Emerging technologies and new regulations are giving rise to novel uses for silicones.
The left half of this tube is coated with a low coefficient of friction coating; the right half is not. Photo: NuSil Technology LLC
As the demand for innovative answers to current and emergent challenges surface, developments in silicone technology increasingly provide the solutions. These advancements not only improve current uses of silicones, but also lead to new markets and applications. In fact, silicone applications span a range of industries, including medical devices and aerospace.
One market seeing a surge of interest in silicone—due to an increase in environmental regulations—is anti-fouling materials. Because of emerging laws from entities such as the Environmental Protection Agency (EPA), biocides previously used to deter marine growth—such as metals like tin or copper—are no longer acceptable. While effective, biocides typically disrupt marine life indiscriminately; the build up of these metals in harbors and bays results in unintentional harm. Users found that using biologically inert silicone without the aid of a biocide provides an effective, anti-fouling coating without the collateral damage previously experienced. Alterations in modulus or non-toxic leaving groups are being explored, which may result in silicone solutions that can achieve the desired goal.
Ice-phobic coatings are another example of a silicone solution developed as a result of strict environmental regulations. In the aerospace industry, glycols are used to de-ice planes while on the ground. Increased reclamation requirements, however, are pushing the industry into finding novel solutions to mitigate the cost of existing methods. One solution being investigated is the use of a silicone coating. Rather than trying to stop ice from forming, silicone coatings focus on limiting the adhesion of ice to the protected surface. In turn, mechanical means of removing the ice—such as forced air or even take-off speeds—will return the aerodynamic surface to its original form. Recent studies and tests have shown several silicone coatings work well, and adhesion of the ice has been minimal.
In the medical device industry, silicone is commonly used because of its biocompatibility and cured physical properties. The natural tacky finish of silicone is a challenge for medical device manufacturers. Historically, greases or oils have been utilized in some applications, but these solutions themselves present their own challenges. When coating or lubricating a molded part, it is important to consider the chemistry of the molded part versus the chemistry of the lubricant. If not addressed, fluid may diffuse into the elastomer, causing both swelling in the elastomer and a loss of fluid, reducing the lubricating characteristics.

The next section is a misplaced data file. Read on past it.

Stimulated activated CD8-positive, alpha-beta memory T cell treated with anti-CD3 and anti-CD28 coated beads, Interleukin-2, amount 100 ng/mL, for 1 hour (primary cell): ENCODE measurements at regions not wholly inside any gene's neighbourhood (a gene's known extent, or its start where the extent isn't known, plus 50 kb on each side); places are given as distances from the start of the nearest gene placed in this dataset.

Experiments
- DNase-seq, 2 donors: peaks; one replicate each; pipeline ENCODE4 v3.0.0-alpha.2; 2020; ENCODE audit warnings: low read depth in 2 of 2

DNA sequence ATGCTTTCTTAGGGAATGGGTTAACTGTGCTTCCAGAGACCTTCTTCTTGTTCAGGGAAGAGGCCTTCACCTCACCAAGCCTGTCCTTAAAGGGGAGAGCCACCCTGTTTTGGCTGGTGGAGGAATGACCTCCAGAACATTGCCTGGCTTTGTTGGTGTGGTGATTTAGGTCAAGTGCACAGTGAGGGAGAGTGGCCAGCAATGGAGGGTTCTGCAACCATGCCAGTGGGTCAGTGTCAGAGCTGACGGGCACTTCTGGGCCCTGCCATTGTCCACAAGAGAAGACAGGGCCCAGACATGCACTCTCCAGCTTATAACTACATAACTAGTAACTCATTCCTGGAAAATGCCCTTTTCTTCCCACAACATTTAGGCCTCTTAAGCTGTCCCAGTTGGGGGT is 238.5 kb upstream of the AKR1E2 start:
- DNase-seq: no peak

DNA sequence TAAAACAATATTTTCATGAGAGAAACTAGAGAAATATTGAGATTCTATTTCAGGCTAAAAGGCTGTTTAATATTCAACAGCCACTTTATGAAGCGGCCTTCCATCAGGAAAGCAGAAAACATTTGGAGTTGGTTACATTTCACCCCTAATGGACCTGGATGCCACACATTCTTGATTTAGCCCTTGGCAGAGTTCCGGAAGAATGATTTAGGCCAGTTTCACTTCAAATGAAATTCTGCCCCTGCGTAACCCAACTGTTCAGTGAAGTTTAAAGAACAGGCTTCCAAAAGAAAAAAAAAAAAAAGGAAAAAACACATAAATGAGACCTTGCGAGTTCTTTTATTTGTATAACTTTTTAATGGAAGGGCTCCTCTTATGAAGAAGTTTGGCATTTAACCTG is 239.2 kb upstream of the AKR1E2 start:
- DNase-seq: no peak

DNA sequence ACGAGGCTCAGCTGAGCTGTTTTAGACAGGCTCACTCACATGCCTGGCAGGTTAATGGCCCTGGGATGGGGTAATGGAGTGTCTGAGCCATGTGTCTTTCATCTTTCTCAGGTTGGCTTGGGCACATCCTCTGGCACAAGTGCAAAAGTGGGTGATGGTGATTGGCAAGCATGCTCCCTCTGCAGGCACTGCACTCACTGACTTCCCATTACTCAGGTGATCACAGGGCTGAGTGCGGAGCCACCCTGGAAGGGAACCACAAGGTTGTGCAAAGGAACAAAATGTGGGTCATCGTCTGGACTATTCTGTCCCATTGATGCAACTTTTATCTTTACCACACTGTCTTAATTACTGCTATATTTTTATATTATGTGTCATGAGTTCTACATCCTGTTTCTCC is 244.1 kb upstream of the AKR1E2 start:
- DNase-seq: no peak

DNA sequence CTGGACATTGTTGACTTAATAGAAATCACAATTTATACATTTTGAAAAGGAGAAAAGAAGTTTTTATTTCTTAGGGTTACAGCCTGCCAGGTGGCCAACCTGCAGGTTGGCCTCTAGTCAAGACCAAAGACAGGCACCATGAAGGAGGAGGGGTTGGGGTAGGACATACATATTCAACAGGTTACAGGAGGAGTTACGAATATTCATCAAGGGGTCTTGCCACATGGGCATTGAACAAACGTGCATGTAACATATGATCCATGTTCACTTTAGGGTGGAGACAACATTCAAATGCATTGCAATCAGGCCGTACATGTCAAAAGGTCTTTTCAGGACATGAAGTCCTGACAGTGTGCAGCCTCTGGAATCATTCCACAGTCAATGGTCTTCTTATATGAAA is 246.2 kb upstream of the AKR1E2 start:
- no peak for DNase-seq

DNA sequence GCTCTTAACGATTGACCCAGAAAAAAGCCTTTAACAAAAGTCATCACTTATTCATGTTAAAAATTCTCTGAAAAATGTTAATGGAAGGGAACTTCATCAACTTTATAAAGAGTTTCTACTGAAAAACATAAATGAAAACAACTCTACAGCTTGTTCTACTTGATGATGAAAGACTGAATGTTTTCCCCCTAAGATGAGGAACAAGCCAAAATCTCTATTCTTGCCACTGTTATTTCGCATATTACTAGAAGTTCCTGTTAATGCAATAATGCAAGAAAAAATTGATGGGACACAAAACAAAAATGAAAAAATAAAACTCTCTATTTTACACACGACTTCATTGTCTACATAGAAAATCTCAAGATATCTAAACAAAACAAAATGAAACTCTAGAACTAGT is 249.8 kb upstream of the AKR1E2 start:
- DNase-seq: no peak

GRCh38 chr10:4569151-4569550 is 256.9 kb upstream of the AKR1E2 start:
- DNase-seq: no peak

In addition, fluids and greases can easily transfer to undesirable areas, causing a reduction in lubrication and contamination. A recent breakthrough in the evolving technology of silicone coatings addresses this concern: a silicone dispersion that covalently bonds to the silicone elastomer substrate and results in a dry, friction-minimizing finish. Once cured, the coating chemically bonds to the silicone elastomer substrate and mimics its mechanical properties, achieving a final product that, when coated, will bend, twist, elongate, etc., without cracking, flaking, or peeling.
Finally, for applications in which outgassing is a concern, processes have been developed to produce low outgassing silicones that meet American Society for Testing and Materials (ASTM) E595. These materials must meet the specifications outlined in National Aeronautic & Space Administration (NASA) SP-R-0022A and European Space Agency (ESA) PSS-014-702, with a maximum Total Mass Loss (TML) of 1% and Collected Volatile Condensable Material (CVCM) of less than 0.1%. Most notably, low outgassing pressure sensitive adhesives (PSAs) have been developed to meet these same standards and were created because existing PSAs are not as suitable for elevated temperatures or high-vacuum environments that are sensitive to contamination. These low outgassing PSAs are suitable for high-temperature applications over 100 C, and are easier to use.
Mixing, de-airing, and applying an adhesive at a specific bond line thickness is no longer necessary. Simply peel and apply, or even cut to desired shapes and apply—and the desired area is prepared at a standard thickness—ready for the next layer of the application.
Often, major innovations in industry standards occur when large changes are needed. Whether these evolutions stem from restrictive regulations or simply from a need for improvement, solutions will always be developed. As seen in the examples above, silicone has a place in a wide variety of applications as it provides a safe, eco-friendly solution to many previously accepted, damaging applications.